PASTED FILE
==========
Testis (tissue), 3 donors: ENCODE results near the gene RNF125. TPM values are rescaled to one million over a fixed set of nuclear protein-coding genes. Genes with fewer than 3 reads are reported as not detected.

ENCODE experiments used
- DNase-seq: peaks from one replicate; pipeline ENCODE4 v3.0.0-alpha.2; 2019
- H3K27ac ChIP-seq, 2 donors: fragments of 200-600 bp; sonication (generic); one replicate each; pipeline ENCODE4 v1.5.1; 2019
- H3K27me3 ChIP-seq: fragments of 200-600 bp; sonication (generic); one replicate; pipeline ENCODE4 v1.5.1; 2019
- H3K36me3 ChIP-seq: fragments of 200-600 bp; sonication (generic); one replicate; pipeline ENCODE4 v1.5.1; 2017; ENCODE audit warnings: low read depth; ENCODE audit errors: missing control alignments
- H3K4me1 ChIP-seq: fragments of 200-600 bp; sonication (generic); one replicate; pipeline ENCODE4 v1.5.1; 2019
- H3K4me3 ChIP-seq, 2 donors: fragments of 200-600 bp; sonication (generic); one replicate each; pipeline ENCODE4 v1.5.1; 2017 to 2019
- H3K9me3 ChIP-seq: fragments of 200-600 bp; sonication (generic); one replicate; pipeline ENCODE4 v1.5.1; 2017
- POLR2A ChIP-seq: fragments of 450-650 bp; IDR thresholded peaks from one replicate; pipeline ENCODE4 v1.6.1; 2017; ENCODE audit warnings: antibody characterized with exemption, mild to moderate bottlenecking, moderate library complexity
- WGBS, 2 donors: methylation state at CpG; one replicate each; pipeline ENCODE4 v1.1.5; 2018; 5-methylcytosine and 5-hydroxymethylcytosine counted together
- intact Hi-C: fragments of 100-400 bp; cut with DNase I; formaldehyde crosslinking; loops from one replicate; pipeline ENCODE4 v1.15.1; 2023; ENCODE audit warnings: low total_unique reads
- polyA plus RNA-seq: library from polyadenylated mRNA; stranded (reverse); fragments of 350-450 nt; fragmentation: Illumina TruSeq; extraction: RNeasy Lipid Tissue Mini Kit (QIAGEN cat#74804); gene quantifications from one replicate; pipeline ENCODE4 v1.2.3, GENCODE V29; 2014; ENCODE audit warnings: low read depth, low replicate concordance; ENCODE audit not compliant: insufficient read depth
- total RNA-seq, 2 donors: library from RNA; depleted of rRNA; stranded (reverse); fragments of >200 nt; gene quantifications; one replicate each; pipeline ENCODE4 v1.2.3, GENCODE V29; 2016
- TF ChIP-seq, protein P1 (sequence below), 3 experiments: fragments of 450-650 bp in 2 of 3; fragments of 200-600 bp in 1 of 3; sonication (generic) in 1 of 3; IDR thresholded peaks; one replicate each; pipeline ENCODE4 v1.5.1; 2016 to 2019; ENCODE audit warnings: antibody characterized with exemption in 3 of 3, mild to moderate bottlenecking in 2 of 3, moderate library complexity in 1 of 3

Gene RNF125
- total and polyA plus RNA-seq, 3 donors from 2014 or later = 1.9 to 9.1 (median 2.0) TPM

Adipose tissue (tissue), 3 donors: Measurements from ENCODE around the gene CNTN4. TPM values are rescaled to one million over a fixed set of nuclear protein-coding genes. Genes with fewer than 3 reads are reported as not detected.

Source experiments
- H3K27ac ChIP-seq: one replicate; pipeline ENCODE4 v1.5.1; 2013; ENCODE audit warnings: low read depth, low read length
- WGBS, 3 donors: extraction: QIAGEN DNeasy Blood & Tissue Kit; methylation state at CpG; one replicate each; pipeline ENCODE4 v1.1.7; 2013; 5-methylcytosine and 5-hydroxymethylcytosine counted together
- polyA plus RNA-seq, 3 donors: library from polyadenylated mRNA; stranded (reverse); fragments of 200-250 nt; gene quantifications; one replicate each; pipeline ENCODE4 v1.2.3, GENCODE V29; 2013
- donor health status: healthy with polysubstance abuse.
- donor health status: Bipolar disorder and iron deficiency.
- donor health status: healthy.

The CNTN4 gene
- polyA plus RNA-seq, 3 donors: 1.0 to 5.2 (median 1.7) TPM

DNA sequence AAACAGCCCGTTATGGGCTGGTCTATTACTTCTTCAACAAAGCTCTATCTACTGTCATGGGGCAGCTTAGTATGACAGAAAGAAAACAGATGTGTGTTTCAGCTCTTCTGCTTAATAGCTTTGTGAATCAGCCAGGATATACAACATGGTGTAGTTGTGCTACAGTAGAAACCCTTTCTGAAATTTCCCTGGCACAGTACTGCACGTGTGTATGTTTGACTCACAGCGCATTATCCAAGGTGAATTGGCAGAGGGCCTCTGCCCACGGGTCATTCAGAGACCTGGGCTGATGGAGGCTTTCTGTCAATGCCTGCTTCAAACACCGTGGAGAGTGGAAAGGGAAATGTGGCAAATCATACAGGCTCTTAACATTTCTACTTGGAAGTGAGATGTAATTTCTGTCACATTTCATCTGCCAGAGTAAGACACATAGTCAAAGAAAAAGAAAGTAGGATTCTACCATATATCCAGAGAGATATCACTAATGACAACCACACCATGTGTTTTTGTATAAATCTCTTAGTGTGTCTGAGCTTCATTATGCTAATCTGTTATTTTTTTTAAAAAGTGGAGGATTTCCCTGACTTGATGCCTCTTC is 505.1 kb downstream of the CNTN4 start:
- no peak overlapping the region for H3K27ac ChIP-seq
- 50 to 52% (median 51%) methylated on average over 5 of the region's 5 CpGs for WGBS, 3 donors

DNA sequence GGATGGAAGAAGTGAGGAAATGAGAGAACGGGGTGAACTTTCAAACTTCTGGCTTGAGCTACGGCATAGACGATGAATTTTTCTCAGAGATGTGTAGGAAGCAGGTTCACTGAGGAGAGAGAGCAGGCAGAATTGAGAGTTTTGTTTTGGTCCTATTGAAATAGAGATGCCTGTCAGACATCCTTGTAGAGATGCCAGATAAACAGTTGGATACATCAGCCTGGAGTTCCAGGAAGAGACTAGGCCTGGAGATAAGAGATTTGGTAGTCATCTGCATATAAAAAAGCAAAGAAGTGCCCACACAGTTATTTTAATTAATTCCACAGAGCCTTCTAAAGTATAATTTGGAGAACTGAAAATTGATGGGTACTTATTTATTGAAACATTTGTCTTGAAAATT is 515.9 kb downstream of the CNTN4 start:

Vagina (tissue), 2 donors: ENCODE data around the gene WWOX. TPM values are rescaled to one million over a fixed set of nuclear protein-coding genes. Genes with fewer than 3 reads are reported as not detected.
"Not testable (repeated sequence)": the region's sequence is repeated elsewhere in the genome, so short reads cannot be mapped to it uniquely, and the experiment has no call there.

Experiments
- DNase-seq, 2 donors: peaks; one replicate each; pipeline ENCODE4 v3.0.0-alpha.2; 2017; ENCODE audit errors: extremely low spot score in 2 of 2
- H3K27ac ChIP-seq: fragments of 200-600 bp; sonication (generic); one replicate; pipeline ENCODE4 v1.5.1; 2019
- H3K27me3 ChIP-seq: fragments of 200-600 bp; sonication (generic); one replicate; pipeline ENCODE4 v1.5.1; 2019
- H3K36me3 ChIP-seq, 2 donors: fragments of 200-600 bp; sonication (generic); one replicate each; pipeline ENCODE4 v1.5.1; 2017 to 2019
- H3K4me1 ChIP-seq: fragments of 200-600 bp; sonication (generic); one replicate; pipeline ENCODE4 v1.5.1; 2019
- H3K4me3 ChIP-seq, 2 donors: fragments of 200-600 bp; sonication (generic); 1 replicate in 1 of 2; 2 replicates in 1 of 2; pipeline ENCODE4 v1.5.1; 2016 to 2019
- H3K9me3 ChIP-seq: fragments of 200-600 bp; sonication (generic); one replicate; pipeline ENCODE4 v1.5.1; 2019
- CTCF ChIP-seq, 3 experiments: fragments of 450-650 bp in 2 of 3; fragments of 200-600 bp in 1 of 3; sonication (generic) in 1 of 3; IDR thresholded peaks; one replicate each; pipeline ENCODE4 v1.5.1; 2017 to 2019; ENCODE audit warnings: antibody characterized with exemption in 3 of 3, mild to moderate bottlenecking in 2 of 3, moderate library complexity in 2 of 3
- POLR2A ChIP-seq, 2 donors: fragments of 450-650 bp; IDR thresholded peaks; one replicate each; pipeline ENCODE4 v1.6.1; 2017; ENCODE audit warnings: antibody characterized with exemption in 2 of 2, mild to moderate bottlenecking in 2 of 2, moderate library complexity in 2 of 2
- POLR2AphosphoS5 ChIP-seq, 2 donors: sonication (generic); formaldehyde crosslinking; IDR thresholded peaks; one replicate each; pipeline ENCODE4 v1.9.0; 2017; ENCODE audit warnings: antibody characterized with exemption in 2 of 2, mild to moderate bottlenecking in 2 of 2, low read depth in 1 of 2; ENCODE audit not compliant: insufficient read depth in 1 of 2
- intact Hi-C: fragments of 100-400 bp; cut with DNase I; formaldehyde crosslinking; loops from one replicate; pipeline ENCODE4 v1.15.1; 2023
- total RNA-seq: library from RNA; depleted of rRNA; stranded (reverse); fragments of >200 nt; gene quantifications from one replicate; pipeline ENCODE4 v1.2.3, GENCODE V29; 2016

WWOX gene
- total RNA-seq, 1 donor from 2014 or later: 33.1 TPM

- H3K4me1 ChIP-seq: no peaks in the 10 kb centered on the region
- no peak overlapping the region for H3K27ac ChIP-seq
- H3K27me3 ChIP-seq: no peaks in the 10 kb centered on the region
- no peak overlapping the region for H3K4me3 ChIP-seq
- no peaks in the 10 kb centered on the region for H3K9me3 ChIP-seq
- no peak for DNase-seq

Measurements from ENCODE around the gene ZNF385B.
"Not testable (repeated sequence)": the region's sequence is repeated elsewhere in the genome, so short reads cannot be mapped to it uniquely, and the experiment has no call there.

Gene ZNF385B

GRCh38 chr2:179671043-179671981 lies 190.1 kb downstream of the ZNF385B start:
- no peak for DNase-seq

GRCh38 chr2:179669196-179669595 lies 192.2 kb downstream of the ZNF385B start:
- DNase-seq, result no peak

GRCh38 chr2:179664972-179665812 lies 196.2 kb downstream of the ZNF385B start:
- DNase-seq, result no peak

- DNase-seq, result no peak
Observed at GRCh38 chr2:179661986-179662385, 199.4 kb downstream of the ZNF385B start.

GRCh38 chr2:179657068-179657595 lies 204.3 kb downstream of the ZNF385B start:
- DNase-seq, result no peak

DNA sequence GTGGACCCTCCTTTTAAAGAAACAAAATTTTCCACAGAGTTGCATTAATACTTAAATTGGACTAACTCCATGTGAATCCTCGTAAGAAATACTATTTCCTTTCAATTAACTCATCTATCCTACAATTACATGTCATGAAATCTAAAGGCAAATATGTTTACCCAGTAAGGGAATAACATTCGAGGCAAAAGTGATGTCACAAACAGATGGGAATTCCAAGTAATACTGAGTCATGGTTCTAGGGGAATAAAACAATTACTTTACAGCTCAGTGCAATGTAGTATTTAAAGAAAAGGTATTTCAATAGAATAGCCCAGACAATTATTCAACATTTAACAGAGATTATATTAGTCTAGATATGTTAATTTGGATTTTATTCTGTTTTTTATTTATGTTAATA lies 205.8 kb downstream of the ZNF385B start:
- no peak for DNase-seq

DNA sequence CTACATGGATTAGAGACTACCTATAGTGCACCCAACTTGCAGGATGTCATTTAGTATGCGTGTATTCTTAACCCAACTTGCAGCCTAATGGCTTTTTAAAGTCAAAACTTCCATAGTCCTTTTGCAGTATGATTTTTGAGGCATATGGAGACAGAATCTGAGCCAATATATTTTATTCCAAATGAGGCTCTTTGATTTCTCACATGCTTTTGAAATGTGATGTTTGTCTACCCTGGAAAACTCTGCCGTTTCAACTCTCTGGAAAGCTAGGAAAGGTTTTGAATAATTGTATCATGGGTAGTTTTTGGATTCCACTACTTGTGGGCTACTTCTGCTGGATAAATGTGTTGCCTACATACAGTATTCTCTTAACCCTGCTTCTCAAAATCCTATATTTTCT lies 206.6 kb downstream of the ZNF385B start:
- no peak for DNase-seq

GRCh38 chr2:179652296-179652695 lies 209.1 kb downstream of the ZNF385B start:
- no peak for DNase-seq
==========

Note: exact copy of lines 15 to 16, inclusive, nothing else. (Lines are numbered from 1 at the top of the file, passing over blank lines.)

- TF ChIP-seq, protein P1 (sequence below), 3 experiments: fragments of 450-650 bp in 2 of 3; fragments of 200-600 bp in 1 of 3; sonication (generic) in 1 of 3; IDR thresholded peaks; one replicate each; pipeline ENCODE4 v1.5.1; 2016 to 2019; ENCODE audit warnings: antibody characterized with exemption in 3 of 3, mild to moderate bottlenecking in 2 of 3, moderate library complexity in 1 of 3

Gene RNF125